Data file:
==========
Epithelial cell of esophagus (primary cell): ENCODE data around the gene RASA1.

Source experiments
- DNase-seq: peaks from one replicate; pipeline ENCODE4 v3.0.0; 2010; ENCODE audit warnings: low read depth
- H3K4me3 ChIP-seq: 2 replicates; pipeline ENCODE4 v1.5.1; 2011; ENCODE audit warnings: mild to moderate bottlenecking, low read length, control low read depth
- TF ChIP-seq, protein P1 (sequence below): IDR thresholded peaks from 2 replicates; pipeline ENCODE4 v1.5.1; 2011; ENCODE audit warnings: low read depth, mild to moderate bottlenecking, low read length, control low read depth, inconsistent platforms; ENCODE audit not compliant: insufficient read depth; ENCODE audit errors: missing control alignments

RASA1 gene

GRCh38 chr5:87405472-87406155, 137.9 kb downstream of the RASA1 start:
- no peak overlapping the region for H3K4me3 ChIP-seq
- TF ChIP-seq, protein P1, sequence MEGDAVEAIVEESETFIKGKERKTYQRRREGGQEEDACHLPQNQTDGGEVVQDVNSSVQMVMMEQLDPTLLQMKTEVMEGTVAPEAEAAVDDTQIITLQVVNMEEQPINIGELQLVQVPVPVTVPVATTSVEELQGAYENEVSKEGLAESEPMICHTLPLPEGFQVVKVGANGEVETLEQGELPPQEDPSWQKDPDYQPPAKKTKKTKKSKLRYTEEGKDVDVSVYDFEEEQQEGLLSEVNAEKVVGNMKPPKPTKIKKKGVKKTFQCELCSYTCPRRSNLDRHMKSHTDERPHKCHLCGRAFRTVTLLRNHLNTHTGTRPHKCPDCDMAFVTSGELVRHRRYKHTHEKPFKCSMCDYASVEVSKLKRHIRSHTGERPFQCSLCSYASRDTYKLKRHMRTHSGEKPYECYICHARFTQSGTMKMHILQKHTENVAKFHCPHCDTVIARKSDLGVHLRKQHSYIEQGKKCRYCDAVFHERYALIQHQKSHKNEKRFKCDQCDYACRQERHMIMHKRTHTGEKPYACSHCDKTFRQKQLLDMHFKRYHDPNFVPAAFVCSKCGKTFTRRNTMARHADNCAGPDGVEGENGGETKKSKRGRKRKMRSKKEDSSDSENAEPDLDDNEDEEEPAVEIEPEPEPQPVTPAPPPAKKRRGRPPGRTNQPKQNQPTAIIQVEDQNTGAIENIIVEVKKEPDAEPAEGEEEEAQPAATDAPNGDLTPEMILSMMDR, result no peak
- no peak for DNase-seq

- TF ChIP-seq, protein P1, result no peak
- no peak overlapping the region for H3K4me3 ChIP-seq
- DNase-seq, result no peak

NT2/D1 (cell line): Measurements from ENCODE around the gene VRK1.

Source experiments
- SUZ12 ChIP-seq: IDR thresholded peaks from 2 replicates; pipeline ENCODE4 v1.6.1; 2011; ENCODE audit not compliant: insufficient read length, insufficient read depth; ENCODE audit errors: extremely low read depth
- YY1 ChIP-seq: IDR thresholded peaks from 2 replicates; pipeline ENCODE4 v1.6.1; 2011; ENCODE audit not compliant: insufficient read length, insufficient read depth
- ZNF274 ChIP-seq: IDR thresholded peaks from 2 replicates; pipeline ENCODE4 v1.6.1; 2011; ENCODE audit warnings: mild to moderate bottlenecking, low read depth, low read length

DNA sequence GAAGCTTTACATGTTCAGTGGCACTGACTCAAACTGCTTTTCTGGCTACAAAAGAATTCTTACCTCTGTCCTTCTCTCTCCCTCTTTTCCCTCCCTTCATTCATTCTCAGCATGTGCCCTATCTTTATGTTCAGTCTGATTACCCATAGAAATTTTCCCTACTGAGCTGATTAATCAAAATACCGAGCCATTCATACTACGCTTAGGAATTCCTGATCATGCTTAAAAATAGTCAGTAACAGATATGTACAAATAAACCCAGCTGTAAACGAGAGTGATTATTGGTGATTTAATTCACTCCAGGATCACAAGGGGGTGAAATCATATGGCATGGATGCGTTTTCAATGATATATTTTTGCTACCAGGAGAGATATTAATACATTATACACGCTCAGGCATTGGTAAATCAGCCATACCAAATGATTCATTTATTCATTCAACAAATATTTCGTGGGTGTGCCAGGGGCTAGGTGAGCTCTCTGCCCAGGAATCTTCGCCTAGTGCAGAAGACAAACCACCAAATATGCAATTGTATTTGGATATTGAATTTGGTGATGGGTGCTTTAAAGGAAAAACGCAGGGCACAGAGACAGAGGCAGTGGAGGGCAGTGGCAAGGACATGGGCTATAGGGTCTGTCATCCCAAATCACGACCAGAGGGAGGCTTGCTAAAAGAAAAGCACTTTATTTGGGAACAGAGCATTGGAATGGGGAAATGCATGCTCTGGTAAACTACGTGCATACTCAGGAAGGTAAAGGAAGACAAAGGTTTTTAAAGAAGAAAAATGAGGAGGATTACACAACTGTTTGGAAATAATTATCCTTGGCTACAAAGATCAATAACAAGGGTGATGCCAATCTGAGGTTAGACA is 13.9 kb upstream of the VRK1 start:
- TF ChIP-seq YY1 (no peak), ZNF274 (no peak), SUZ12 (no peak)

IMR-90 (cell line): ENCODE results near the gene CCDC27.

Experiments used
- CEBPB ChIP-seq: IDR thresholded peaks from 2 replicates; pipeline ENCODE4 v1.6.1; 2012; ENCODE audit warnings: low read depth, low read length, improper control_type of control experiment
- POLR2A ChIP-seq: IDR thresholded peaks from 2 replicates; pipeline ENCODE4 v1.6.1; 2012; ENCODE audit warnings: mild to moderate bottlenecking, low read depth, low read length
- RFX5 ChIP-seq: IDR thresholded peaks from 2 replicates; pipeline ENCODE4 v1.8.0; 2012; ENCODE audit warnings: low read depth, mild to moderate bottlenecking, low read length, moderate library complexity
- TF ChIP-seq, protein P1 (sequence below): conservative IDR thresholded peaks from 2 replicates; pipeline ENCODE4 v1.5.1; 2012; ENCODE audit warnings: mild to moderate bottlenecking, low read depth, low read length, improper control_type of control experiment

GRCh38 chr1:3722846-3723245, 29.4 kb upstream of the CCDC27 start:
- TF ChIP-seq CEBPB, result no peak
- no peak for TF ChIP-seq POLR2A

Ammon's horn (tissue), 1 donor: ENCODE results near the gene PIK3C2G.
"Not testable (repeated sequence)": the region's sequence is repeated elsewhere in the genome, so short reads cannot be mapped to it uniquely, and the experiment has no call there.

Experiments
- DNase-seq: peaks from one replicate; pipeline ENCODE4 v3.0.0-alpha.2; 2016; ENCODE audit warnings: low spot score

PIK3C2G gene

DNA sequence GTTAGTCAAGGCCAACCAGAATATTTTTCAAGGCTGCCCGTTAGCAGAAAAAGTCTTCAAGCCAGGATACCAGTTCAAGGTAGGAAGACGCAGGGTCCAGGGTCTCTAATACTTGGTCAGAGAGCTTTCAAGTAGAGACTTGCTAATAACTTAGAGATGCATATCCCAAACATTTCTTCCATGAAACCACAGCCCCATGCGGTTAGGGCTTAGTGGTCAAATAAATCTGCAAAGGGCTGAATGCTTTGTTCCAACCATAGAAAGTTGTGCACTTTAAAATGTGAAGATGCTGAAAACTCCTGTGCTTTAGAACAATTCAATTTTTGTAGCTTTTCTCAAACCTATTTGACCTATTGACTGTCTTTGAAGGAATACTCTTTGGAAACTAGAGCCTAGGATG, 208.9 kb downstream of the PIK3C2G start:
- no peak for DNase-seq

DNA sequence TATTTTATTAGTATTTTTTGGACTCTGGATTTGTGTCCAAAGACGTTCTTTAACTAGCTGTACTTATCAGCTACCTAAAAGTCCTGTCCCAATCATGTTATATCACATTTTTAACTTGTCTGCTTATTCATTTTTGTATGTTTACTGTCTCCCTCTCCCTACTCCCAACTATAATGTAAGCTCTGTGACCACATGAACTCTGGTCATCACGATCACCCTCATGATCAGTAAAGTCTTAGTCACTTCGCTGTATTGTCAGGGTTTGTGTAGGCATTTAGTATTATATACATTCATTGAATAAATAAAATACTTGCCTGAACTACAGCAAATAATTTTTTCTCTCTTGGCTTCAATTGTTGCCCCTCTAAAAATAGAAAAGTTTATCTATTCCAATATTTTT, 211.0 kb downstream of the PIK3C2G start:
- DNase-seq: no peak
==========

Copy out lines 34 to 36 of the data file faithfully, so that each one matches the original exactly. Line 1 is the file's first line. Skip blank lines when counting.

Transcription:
PIK3C2G gene

DNA sequence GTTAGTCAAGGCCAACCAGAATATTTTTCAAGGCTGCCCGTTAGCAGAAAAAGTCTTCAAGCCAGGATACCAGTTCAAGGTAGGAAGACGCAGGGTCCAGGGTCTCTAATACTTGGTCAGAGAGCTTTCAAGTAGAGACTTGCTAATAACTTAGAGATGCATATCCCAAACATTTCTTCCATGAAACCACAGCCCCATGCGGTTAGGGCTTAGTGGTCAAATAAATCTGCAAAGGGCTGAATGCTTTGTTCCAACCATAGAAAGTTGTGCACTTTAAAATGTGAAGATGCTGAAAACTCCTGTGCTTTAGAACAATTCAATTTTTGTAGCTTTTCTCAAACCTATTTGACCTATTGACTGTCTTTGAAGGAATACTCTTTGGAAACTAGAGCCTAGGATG, 208.9 kb downstream of the PIK3C2G start:
- no peak for DNase-seq